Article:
The Issue with the Philippines
Though nobody could have every anticipated the Spanish “attack” on the American warship, this event became the pivotal turning point of the war between the United States and Spain. On February 15, 1898, Spain “attacked” the U.S.S. Maine, which became the driving force for the Americans’ intervention of Spain’s occupation in Cuba. Though this attack is now deduced as actually a way to blame Spain for a coincidental accident, it is still debated if the U.S. anticipated conquering the Philippines, and how this eventually occurred.
In short, the Americans did, from the start, express an interest in seizing the Philippines. Theodore Roosevelt, the Assistant Secretary of the Navy during that time, along with Admiral George Dewey expressed that they “wanted war; and that [Roosevelt] had some sort of a prior understanding with Dewey to the effect that Dewey would attack Manila” (Kennan, American Diplomacy”. Based on several telegrams between Dewey, the Secretary of the Navy, and President McKinley, it is certain that President McKinley had been aware of Roosevelt’s and Dewey’s interest in the Philippines. Even though a year preceding these events President McKinley was quoted saying that he “didn’t want the Philippines”, based on these communication between these four people, President McKinley was clearly masking the truth.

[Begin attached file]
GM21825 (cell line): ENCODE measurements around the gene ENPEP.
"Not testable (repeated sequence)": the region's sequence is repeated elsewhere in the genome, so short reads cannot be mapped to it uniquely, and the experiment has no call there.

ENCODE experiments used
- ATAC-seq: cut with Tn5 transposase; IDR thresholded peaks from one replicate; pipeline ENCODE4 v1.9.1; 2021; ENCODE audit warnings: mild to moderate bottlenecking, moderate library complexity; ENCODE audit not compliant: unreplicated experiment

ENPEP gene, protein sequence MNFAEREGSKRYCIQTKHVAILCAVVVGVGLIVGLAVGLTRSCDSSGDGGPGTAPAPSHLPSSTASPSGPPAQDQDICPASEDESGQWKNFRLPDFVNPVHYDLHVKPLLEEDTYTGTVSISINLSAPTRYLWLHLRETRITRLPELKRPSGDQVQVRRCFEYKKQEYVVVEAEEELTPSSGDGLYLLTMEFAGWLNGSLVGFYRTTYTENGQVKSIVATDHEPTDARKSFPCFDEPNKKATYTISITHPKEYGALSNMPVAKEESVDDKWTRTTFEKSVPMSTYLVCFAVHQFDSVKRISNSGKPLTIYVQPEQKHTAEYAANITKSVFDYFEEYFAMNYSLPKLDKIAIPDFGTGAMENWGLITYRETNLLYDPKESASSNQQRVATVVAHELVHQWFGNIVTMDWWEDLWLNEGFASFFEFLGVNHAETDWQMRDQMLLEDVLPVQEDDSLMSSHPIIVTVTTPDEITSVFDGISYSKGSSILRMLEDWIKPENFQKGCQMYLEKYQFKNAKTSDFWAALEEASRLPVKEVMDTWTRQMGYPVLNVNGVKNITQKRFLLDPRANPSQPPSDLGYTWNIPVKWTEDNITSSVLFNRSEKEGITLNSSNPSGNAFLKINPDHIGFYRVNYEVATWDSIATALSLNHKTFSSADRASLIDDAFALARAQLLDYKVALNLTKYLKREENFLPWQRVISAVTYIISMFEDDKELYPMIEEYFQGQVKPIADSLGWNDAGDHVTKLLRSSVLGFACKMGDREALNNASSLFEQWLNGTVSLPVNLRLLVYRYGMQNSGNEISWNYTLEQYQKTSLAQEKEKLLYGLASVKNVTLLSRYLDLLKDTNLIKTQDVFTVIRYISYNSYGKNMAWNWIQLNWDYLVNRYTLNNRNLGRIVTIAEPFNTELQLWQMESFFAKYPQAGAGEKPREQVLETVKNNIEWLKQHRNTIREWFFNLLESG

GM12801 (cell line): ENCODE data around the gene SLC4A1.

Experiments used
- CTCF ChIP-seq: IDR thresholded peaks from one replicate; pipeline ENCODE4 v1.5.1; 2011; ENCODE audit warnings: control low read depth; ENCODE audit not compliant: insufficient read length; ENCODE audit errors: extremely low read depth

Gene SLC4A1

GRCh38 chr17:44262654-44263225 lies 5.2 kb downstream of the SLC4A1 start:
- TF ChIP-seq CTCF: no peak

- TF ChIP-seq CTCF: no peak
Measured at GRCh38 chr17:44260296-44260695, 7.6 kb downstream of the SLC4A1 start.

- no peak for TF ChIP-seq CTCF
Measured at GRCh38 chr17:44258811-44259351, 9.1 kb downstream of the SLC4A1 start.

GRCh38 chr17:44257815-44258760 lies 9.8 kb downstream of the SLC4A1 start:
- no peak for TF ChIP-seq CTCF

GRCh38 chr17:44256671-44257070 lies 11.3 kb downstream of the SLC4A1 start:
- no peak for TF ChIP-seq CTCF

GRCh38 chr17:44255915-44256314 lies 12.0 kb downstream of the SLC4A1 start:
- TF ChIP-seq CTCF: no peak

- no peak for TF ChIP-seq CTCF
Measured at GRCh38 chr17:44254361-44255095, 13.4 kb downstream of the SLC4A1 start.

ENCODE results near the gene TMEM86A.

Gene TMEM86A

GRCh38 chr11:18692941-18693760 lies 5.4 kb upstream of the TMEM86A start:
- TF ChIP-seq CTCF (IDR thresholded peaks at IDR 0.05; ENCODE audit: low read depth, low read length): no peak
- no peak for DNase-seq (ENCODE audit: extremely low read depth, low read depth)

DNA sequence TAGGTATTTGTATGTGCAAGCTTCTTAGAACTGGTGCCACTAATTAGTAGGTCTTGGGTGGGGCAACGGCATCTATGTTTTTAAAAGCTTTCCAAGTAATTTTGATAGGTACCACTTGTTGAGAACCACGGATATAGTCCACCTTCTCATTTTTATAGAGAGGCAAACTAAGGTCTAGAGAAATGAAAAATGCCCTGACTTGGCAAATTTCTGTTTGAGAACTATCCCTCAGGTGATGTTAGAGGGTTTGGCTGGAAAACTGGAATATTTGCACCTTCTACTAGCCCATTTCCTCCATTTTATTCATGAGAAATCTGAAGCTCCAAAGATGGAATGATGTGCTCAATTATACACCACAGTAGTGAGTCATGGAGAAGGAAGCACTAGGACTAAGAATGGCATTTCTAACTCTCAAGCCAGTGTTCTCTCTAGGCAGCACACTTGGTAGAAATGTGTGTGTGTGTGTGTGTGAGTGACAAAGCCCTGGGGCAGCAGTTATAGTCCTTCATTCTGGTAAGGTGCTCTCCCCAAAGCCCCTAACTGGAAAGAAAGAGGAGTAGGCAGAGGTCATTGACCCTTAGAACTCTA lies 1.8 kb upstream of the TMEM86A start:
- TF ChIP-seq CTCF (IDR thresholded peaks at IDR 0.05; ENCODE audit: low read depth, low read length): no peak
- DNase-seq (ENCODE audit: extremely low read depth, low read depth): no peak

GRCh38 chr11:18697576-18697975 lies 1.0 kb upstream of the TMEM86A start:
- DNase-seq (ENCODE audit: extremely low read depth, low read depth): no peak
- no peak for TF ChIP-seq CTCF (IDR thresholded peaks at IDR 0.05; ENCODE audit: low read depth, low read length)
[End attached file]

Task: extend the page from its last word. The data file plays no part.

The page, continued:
Yet why did President McKinley present his oblivion over such matters? At the time, because the war with Spain was primarily to cease the inhumane conditions Cuba was forced under by the Spanish rule, and to appease the rising public outcry from the U.S. citizens. Thus, it would have been preposterous to further complicate matters, as well as use more resources and military force, by taking control of the Philippines as well. No doubt the irrationality of this decision is best put by Carl Schurz, describing it as “a hideous nightmare”. President McKinley’s intention for controlling the Philippines was purely...